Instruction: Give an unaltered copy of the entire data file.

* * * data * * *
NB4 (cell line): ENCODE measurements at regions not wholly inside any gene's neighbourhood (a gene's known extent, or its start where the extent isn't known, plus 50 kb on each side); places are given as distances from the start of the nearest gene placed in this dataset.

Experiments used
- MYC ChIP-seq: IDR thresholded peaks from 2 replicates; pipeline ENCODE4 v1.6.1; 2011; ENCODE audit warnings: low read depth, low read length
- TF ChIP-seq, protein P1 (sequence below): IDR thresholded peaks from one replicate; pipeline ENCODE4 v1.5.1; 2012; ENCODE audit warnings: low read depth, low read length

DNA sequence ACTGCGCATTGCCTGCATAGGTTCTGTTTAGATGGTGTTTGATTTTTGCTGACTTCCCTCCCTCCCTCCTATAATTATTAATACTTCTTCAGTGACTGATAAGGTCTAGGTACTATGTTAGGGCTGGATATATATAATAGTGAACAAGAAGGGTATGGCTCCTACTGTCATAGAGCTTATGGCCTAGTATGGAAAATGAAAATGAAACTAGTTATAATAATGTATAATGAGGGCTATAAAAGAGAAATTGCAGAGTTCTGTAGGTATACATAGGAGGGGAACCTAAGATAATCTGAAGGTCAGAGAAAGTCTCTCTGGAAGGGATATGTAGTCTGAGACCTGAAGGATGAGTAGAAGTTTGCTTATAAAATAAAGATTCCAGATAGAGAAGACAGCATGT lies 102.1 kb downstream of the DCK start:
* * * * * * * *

NB4 (cell line): ENCODE measurements at regions not wholly inside any gene's neighbourhood (a gene's known extent, or its start where the extent isn't known, plus 50 kb on each side); places are given as distances from the start of the nearest gene placed in this dataset.

Experiments used
- MYC ChIP-seq: IDR thresholded peaks from 2 replicates; pipeline ENCODE4 v1.6.1; 2011; ENCODE audit warnings: low read depth, low read length
- TF ChIP-seq, protein P1 (sequence below): IDR thresholded peaks from one replicate; pipeline ENCODE4 v1.5.1; 2012; ENCODE audit warnings: low read depth, low read length

DNA sequence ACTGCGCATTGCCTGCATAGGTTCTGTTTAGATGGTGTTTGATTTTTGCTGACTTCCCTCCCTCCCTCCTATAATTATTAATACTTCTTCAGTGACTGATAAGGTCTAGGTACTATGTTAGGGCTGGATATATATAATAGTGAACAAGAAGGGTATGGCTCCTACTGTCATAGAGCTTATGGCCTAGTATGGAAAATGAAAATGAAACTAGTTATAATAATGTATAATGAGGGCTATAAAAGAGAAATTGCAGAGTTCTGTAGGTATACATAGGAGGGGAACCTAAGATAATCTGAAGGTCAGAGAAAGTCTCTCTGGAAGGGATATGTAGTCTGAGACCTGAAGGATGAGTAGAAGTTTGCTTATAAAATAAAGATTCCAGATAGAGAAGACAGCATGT lies 102.1 kb downstream of the DCK start: